What Younger Voters Would Like to See in Candidates / Elections

As November rapidly approaches, voters must quickly decide which candidate they will cast their ballot in the presidential election. I, like many others, am a first-time voter, and frankly, I’m overwhelmed.

When is voter registration due? What does that policy mean? Who is everyone else voting for? Are there other viable candidates? What if I make the wrong decision? These are just a few of the thoughts that have cluttered my mind as the race continues, and I believe that many other young voters share my worries. However, despite being bundles of nerves, many of us also have strong opinions regarding what qualities we want to see in our candidates.

One concern that has repeatedly resurfaced during discussion with young voters is the ages of our representatives, including the candidates for president. The two currently leading candidates, Joe Biden and Donald Trump, are each around eighty years old, making them six decades older than the youngest voters. This brings up two worries: a lack of representation for younger generations and a lack of ability to make decisions that reflect the current political climate.

In my government class, students frequently confess their apprehensions that the disparity in age between candidates and some of their voters will cause misrepresentation. Several candidates in the presidential race grew up during a vastly different time period, and countless voters feel that their modern plights are disregarded.

For example, climate change isn’t exactly a new topic, but it is one that has been at the forethought of young people more than ever before. Many of us fear that politicians will ignore the damaged state of the Earth now, leaving us to solve even worse environmental problems in the future. Another topic that young people want to address is gun violence within schools. Once again, this is not a new problem, but instances of shootings within schools have grown at an astronomical level over the last few decades.

While technology has been developed and security procedures have been implemented to prevent these occurrences, concern is still rampant; school should feel safe. Young voters would like candidates to add this topic closer to the top of their agendas, but most politicians are not young enough to even have kids that have experienced this fear, much less understand it themselves. As a result, younger voters likely feel that these issues don’t yield sufficient attention from politicians. We feel that younger candidates would have a better understanding of current voters, thereby enacting policies that target specific issues for which the voters are passionate.

Another concern that students have with the ages of our politicians is their mental and physical health. We worry that the tasks performed by a president may be too strenuous for people of certain ages. Everyone would like a president that can serve their complete term with a sound mind and body, but this becomes increasingly less likely as politicians age, particularly as octogenarians. Therefore, we tend to have more confidence in presidents who have not surpassed the usual age of retirement, falling below seventy years old.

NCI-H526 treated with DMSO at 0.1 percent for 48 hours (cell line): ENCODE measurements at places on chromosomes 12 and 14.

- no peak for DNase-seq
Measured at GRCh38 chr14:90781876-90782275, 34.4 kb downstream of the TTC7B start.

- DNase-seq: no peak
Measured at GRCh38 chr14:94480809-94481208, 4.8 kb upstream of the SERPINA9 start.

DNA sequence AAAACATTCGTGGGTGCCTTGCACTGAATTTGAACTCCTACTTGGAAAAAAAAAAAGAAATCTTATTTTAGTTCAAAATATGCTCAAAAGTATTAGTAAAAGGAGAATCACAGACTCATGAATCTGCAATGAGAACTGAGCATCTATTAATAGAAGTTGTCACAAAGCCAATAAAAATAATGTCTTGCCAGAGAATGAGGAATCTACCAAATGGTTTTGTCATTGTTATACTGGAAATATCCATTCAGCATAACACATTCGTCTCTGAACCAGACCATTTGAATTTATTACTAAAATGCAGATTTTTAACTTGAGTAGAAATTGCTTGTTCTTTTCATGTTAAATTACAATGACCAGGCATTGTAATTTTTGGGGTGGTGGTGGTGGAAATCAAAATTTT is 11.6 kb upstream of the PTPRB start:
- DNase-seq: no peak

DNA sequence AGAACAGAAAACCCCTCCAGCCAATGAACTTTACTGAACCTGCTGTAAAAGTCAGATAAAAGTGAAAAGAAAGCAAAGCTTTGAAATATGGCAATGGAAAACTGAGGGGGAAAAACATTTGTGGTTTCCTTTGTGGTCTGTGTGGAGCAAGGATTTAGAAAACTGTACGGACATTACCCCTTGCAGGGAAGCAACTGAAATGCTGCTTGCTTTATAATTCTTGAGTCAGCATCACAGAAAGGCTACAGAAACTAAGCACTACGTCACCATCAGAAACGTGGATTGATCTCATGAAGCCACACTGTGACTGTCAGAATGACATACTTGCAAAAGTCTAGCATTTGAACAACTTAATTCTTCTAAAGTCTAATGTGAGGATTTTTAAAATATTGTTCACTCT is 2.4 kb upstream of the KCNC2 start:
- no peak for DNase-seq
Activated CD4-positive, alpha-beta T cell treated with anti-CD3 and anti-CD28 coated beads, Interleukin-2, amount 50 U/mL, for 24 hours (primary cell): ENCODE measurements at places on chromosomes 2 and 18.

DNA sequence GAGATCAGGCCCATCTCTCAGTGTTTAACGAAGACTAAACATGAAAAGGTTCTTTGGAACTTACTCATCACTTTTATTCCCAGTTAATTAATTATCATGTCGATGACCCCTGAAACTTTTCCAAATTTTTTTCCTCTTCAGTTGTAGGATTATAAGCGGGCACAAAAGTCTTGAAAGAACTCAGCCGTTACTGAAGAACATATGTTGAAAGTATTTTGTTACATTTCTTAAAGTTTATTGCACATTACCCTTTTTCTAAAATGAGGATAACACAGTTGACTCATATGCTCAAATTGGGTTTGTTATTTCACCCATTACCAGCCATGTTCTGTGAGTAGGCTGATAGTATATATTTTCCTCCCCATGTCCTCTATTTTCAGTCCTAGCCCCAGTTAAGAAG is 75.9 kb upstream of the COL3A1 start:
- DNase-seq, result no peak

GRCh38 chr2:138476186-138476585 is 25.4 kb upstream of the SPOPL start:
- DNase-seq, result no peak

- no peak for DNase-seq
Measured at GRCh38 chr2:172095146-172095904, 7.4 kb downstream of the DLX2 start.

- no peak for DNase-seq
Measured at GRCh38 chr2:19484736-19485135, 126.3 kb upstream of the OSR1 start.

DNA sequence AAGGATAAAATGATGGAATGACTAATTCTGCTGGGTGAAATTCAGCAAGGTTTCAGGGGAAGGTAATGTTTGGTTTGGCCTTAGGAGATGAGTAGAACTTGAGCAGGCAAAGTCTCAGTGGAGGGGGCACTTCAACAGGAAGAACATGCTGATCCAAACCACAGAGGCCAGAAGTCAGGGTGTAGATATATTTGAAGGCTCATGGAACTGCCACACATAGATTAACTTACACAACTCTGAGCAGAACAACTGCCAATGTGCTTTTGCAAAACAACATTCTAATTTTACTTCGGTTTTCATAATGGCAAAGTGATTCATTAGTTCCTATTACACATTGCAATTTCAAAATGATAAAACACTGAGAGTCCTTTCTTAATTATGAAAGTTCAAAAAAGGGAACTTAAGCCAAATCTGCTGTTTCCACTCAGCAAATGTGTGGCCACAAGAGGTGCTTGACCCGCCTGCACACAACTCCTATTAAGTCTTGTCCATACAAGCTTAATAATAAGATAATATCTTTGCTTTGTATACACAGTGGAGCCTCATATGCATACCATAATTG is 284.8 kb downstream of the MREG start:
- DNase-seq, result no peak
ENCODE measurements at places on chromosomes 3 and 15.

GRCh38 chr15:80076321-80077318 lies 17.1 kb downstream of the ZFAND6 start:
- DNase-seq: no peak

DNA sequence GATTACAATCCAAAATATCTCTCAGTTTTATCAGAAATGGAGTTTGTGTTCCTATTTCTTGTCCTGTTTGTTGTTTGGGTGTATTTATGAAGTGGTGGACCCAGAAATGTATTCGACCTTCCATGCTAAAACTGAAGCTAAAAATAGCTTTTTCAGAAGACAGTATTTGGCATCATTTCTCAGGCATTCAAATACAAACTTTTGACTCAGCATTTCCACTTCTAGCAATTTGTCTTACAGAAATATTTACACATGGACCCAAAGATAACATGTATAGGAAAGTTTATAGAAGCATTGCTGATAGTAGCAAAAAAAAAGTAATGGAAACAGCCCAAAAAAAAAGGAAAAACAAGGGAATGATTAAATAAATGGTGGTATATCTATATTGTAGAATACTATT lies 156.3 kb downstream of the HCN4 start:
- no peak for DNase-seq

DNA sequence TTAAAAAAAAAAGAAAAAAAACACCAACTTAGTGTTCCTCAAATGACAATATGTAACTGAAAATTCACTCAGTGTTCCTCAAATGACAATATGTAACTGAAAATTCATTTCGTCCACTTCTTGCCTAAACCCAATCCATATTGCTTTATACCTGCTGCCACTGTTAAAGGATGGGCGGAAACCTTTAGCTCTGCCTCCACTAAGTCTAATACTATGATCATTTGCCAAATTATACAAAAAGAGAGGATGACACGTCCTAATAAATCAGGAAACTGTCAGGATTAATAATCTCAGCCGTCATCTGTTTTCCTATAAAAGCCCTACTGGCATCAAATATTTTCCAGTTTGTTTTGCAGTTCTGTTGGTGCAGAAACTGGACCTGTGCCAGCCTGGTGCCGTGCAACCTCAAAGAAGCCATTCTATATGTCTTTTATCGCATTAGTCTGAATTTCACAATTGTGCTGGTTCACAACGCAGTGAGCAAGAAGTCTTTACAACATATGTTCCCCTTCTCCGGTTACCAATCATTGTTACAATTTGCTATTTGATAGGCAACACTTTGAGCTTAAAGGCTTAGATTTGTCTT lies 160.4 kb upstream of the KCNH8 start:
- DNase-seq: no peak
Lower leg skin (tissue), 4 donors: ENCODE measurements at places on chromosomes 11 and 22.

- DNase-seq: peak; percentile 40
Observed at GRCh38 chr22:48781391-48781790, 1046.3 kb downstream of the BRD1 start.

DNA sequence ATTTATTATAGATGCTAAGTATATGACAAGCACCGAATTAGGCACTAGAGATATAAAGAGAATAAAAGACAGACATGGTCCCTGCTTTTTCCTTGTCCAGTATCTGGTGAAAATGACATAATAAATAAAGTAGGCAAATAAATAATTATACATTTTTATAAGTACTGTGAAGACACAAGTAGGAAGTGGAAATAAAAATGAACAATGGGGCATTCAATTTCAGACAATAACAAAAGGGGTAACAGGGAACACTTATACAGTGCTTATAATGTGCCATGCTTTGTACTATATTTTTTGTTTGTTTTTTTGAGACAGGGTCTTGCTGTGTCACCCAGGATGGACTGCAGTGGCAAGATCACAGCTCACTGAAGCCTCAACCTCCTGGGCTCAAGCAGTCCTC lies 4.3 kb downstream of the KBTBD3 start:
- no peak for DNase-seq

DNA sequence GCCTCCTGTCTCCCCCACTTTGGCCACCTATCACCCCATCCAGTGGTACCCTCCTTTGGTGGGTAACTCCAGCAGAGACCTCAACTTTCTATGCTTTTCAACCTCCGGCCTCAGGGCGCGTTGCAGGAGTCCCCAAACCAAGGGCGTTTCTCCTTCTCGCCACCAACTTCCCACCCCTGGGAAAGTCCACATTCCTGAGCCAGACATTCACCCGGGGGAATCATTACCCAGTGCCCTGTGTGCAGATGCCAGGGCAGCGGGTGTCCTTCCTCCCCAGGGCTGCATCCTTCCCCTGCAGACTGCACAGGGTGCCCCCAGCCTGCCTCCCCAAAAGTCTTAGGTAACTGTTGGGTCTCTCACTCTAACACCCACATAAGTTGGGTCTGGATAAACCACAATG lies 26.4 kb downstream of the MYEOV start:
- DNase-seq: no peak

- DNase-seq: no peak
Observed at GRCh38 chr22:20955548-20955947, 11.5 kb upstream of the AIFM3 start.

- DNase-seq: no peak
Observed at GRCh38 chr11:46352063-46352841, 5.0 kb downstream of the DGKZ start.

Another problem that arises surrounding the presidential election is the deep polarization between political parties. Young people that I have spoken with feel that no candidate truly represents them, because most fall either too far to the left or the right. Unfortunately, third parties have smaller voices and sometimes feel like a wasted vote. We want to put our vote behind people who represent our interests, but we also want to support a candidate who we believe has the ability to win.

Many have begun to feel that the powerful Democrat and Republican parties have shifted so far to each extreme that our opinions are not heard. Rather, they forcefully push the agendas of their parties. This also causes us to feel divided socially. You must, “pick a side,” and when you do, you must surround yourself with people on that side. Falling in the middle has begun to mean that you don’t have strong enough opinions and are therefore rejected by either side of the political spectrum. Our opinions on politics are diverse, and we wish that there would be space in politics where that is reflected.

Well, what do young voters actually want?

Great question! Firstly, we want candidates who genuinely listen to our concerns. Because young people today are statistically less likely to vote than older voters, we sometimes feel overlooked. Few candidates cater to the interests of young voters, opting to focus on topics that more reliable voters find important. However, we may be more likely to vote if a candidate focused more on issues that are relevant to us.

We would also like to see more diverse but viable options for candidates. While there are multiple candidates that one can vote for, lately it has felt as though our presidential nominees have already been chosen for us. A]It would be helpful if the Republican and Democratic parties threw more support at a wider variety of candidates, and another could be giving minority parties more space to market candidates through open debates and additional monetary support.

Mostly, we would like patience from the generations above us. Young voters feel confused. There are so many policies and so many implications of each policy and so many opinions surrounding each policy. It’s difficult to decide which issues and perspectives to prioritize with little life experience. Also, it takes time to thoroughly research and make an informed judgement on each policy. We are young, and our opinions are sometimes radical, but they still deserve respect. We are in the process of learning what matters to us and would like a space free from judgement to make these decisions.

– Sophia Stringer / Roanoke

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